If you understand the way the PyPy architecture works, you'll realize that trying to pinpoint individual lines of code isn't really productive. You start with a Python interpreter written in RPython, which then gets run through a tracing JIT which generates flow graphs and then transforms those graphs to optimize the RPython interpreter. What this means is the layout of your Python code being run by the RPython interpreter being JIT'ed may have very different structure than the optimized assembler actually be run. Furthermore, keep in mind that the JIT always works on a loop or a function, so getting line-by-line stats is not as meaningful. Consequently, I think
cProfile may really be a good option for you since it will give you an idea of where to concentrate your optimization. Once you know which functions are your bottlenecks, you can spend your optimization efforts targeting those slower functions, rather than trying to fix a single line of Python code.
Keep in mind as you do this that PyPy has very different performance characteristics than cPython. Always try to write code in as simple a way as possible (that doesn't mean as few lines as possible btw). There are a few other heuristics that help such as using specialized lists, using objects over dicts when you have a small number of mostly constant keys, avoiding C extensions using the C Python API, etc.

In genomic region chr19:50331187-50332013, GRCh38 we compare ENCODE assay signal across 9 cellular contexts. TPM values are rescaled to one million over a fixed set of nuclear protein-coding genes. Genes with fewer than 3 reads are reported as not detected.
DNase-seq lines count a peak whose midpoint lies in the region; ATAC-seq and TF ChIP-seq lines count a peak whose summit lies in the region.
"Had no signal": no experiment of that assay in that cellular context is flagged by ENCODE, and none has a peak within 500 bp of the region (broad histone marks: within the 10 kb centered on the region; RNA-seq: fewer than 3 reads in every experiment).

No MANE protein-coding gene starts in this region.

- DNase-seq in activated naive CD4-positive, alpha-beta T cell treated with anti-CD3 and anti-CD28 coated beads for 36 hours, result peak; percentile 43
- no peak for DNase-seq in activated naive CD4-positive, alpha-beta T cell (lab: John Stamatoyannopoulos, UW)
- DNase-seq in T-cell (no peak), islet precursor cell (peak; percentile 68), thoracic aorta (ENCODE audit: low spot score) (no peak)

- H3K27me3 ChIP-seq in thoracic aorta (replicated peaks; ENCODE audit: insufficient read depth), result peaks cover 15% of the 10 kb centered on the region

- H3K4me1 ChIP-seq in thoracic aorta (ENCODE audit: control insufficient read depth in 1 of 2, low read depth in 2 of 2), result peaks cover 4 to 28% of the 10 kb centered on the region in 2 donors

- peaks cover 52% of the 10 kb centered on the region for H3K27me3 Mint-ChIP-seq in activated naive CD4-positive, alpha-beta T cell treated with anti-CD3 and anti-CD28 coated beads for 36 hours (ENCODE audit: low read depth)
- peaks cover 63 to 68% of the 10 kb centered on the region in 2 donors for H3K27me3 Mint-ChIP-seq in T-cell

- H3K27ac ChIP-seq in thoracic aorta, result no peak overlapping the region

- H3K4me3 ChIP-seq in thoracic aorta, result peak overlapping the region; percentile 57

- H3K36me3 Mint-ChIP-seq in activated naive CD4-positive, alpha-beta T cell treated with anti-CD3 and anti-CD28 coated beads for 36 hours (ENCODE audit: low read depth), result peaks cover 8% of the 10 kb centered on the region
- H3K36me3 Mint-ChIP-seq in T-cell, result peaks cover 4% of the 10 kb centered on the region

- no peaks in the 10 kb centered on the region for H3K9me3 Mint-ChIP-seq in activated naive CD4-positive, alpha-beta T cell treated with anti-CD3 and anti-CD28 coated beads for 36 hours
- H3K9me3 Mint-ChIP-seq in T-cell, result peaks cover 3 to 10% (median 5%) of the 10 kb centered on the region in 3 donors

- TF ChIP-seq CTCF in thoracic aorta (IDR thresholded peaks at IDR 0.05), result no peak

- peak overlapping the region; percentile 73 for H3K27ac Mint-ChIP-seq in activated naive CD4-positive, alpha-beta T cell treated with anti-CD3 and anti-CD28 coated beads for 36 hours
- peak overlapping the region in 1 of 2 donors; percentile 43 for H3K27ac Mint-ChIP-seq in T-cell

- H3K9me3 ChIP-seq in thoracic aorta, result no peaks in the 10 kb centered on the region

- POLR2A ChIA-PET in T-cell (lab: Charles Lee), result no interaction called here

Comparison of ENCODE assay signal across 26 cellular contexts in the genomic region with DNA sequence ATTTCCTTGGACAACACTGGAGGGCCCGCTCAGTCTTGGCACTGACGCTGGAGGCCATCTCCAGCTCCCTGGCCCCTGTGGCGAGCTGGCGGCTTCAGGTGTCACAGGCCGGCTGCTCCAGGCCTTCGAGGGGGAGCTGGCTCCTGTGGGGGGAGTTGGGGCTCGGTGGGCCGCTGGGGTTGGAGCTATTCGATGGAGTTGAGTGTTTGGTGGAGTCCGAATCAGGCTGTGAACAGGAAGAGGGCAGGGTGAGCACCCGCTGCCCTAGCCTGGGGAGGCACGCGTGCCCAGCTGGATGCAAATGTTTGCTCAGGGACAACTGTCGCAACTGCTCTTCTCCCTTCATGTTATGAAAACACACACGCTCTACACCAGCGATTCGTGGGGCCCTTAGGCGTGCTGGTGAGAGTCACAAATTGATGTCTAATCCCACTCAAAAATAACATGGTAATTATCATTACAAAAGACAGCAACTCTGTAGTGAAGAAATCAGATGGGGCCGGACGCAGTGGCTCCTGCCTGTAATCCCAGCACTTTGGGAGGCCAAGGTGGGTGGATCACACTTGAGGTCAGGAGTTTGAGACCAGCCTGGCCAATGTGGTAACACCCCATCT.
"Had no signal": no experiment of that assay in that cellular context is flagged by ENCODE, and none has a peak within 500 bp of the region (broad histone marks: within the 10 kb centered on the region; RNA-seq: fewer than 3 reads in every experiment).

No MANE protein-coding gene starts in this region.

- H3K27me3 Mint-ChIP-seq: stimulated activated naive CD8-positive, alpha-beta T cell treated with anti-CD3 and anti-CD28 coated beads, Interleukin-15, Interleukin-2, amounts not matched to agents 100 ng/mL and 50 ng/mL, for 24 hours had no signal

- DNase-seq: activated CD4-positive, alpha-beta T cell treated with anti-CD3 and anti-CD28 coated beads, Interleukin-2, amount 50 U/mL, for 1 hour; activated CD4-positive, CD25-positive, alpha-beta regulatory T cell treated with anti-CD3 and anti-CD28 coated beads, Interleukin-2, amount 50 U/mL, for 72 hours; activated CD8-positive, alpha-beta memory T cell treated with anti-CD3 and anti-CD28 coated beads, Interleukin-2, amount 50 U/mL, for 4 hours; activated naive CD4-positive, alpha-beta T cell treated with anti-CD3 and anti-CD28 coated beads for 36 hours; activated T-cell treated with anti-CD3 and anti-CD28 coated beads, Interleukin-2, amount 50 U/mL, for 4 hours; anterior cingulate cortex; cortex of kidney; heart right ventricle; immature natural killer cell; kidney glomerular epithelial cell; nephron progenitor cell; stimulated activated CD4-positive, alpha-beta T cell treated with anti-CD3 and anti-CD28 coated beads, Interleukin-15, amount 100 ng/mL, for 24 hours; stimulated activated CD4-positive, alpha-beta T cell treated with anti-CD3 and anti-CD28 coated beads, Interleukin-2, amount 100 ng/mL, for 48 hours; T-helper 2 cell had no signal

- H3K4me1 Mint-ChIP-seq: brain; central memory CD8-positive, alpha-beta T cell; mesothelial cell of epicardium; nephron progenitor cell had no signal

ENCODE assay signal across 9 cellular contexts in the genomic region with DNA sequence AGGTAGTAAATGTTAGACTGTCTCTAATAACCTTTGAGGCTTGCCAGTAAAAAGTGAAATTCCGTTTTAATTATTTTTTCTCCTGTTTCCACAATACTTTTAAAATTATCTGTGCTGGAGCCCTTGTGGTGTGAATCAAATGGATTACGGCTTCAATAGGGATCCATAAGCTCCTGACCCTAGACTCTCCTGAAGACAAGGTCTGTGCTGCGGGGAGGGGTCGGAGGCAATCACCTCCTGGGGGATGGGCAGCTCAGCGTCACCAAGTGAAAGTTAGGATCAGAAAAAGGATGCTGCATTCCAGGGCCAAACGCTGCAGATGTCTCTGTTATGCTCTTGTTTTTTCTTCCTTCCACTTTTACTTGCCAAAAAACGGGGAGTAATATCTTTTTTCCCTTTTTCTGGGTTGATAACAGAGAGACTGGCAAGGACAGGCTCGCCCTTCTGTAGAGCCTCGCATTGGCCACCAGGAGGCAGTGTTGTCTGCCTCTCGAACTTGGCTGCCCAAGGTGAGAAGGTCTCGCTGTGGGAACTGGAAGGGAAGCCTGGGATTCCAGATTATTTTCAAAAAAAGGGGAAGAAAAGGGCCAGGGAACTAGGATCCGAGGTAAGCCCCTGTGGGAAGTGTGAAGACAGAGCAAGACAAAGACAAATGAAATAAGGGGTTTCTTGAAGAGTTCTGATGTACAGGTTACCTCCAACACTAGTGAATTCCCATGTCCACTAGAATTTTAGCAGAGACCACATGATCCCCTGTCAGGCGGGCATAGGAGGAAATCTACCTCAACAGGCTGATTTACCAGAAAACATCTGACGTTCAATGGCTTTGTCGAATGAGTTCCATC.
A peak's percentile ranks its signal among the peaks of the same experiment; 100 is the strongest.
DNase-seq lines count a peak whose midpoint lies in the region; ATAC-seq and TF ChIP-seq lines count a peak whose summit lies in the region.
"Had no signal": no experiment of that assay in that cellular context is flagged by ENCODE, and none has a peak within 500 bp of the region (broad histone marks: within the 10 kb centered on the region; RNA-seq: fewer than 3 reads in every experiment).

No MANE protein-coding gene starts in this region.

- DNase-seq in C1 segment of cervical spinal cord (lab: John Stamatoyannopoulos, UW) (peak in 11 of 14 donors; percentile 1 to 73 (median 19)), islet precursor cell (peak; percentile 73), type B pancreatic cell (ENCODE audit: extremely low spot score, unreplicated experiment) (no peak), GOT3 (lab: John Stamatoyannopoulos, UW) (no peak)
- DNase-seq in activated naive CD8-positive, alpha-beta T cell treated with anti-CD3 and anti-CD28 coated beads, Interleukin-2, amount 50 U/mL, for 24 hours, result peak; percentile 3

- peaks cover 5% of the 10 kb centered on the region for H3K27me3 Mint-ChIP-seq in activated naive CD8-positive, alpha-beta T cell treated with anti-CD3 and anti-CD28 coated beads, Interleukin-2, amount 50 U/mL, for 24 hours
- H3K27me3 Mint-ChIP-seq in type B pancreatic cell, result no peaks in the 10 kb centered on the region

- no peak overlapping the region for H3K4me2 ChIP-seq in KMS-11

If you really, really insist on trying to optimize at the line level. There are a few options. One is called JitViewer (https://bitbucket.org/pypy/jitviewer), which will let you have a very low level view of what the JIT is doing to your code. For instance, you can even see the assembler instructions which correspond to a Python loop. Using that tool, you can really get a sense for just how fast PyPy will behave with certain parts of the code, as you can now do silly things like count the number of assembler instructions used for your loop or something.